In the 47th year of the Qianlong reign (1782), Wu Zhong returned to his hometown and began teaching his art. He systematically summarized and organized various boxing techniques, weapons, and qigong that he had mastered over decades. By integrating the strengths of different schools, refining and combining them, he established the martial art system of Ba Ji Quan with the Eight Trigrams Palm and Six Harmonies Spear as its core.

Li Shuwen (1862-1934), nicknamed the “Divine Spear of Six Harmonies,” was a renowned martial arts master of the late Qing Dynasty. He excelled in spear techniques and was hailed as the “Divine Spear Li” and an outstanding representative of Ba Ji Quan. Li Shuwen served as a bodyguard and martial arts instructor for prominent figures such as President Feng Guozhang, General Xu Lanzhou, and Admiral Li Jinglin. When Li Shuwen was a child learning martial arts, he had to travel 16 miles each way to his master’s house, practicing boxing regardless of wind or rain. There is a record of him using a large spear to lift and spin a heavy cartwheel weighing around 80 kilograms.

In 1895, Yuan Shikai started military training at a small station in the southern suburbs of Tianjin, recruiting talents from all over the country and hiring martial arts masters from Japan and German military instructors to train elite soldiers. Li Shuwen, as a disciple of the master, had a contest with the Japanese instructor Ito Taro. In the match, Li Shuwen fatally stabbed Ito Taro, who was preparing to draw his sword, with a single spear thrust. Yuan Shikai praised him as the “Divine Spear.” During the reign of Emperor Xuantong, Li Shuwen broke the ribs of the Russian boxing champion Malotov with a single punch and defeated him in a challenge.

Huo Diange (1886-1942), the first-generation disciple of Li Shuwen, was also the martial arts instructor and bodyguard of Emperor Puyi, the last emperor of the Qing Dynasty. When Puyi followed the tradition of his ancestors to practice martial arts for physical fitness, Huo Diange, with his exceptional skills, was recommended as his martial arts teacher. It is said that he once had a contest with a horse-mounted martial artist, where Huo Diange’s internal strength kept him motionless while the martial artist whipped him repeatedly with his horsewhip, leaving the martial artist in awe.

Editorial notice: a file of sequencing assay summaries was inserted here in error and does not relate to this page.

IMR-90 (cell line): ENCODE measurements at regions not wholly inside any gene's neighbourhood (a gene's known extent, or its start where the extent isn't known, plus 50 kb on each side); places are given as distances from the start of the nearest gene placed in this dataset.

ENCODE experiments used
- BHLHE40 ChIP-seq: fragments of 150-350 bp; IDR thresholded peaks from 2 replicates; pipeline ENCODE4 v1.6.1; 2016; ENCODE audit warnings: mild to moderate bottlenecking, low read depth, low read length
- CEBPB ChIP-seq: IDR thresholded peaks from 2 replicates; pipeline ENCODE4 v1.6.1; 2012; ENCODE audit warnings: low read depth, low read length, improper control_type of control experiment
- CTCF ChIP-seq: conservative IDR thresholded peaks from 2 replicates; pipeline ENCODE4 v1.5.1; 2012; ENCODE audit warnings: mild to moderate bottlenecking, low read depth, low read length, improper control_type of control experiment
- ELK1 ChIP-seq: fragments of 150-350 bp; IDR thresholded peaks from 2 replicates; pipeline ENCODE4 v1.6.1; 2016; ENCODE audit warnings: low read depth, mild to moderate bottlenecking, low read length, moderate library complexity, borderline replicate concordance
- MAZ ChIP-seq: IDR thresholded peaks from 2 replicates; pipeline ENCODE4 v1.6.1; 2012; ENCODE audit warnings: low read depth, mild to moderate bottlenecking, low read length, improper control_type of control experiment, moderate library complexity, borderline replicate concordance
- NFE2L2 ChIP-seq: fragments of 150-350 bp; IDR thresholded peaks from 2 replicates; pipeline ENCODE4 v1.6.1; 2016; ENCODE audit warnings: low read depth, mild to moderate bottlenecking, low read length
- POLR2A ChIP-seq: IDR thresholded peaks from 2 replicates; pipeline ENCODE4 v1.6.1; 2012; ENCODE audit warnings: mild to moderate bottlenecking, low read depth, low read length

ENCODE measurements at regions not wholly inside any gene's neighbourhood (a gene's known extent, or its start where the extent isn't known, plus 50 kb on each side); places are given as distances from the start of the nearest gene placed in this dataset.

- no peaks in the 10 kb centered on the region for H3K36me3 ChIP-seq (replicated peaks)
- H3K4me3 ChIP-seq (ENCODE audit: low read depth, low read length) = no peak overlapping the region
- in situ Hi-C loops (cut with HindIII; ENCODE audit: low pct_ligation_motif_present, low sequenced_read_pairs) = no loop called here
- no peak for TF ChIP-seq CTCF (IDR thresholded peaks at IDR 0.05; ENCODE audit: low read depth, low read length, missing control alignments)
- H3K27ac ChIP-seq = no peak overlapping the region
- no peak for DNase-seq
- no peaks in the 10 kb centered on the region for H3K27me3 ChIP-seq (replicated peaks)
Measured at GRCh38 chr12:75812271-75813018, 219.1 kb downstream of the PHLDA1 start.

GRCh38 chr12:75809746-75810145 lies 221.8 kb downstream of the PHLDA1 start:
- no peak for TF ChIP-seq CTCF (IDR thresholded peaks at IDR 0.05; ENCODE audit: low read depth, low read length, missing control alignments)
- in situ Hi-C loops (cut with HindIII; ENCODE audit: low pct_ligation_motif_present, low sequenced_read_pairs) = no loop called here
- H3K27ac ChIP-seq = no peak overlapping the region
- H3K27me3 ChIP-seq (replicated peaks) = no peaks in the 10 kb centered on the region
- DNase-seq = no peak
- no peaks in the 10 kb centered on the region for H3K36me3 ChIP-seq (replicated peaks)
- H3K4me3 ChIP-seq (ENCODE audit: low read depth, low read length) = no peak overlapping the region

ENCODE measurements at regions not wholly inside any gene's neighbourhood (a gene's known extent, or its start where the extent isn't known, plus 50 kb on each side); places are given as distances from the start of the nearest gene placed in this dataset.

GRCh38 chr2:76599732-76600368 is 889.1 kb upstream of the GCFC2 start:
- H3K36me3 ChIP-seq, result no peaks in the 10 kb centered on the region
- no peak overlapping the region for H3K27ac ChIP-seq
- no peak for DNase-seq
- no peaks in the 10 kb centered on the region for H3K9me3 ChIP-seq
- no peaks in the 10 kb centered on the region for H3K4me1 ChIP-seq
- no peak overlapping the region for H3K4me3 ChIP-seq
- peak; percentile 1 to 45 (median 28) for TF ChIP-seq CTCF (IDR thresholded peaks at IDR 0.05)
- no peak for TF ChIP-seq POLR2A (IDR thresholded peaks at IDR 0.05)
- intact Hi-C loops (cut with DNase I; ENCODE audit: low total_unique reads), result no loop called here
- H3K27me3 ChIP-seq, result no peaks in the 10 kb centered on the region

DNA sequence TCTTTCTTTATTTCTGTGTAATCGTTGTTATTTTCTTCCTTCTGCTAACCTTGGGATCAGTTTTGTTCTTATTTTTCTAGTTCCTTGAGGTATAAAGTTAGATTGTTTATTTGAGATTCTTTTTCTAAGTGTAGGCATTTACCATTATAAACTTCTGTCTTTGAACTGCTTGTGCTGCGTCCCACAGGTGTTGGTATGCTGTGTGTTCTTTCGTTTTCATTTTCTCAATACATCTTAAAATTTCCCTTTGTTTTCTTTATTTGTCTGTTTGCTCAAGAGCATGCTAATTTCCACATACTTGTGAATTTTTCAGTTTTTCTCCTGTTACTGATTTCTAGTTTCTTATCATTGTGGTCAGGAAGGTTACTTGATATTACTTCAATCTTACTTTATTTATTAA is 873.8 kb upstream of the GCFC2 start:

In 1937, during the Datong Park incident, disciples of Huo Diange’s personal guard fought against Japanese soldiers, kicking

 a Japanese guard dog to death and injuring more than ten Japanese soldiers. Taking advantage of the situation, the Japanese forced Puyi to dismiss Huo Diange’s guards, and Huo Diange left Puyi’s service.

Liu Yunqiao (1909-1992), born into an intellectual family, began learning martial arts under Li Shuwen at the age of seven and became Li’s final disciple. Li Shuwen was strict and demanding in teaching, often causing Liu Yunqiao to get injured. At the age of 20, Liu Yunqiao’s father intended to send him to study law at Chaoyang University, but Liu Yunqiao took the tuition fee and followed Li Shuwen on various adventures instead. After joining the army, Liu Yunqiao fought against Japanese troops multiple times and was promoted to the rank of regimental commander. In 1936, within the Tianjin Concession, Liu Yunqiao openly challenged Ota Tetsuro, a renowned Japanese swordsman from a military academy. Using weapons, Liu Yunqiao defeated Ota Tetsuro with a single move called “One Sword, Three Transformations,” leaving him in complete admiration.

Real Combat Skills of Ba Ji Quan

In addition to the achievements of the aforementioned masters, Ba Ji Quan has also demonstrated remarkable performance in the arena. Not only has it produced overall champions in the martial arts competitions organized by CCTV, but it has also stepped onto the combat arena abroad and won international championships.

In Venezuela, a boxer named Madu Die studied Ba Ji Quan under Su Yuzhang. Madu Die fully utilized the powerful striking characteristics of Ba Ji Quan and won multiple championships on the international Muay Thai stage in Thailand, showcasing the distinctive combat style of Ba Ji Quan.

It is worth mentioning that the practical combat abilities of Ba Ji Quan have attracted the attention of renowned directors Chen Xunqi and Wong Kar-wai, who created the film “The Grandmaster.” Taiwanese actor Zhang Zhen, who played the inheritor of Ba Ji Quan, Yixian Tian, had limited screen time but left a deep impression with his concise, powerful, and fierce movements of Ba Ji Quan.

To shoot this movie, Zhang Zhen studied Ba Ji Quan under the renowned master Wang Shiquan for three years, practicing three hours in the morning and three hours at night every day. He not only won the first prize in the national Ba Ji Quan competition but also performed on the CCTV Spring Festival Gala. It is said that after his martial arts training, Zhang Zhen rarely needed bodyguards when going out.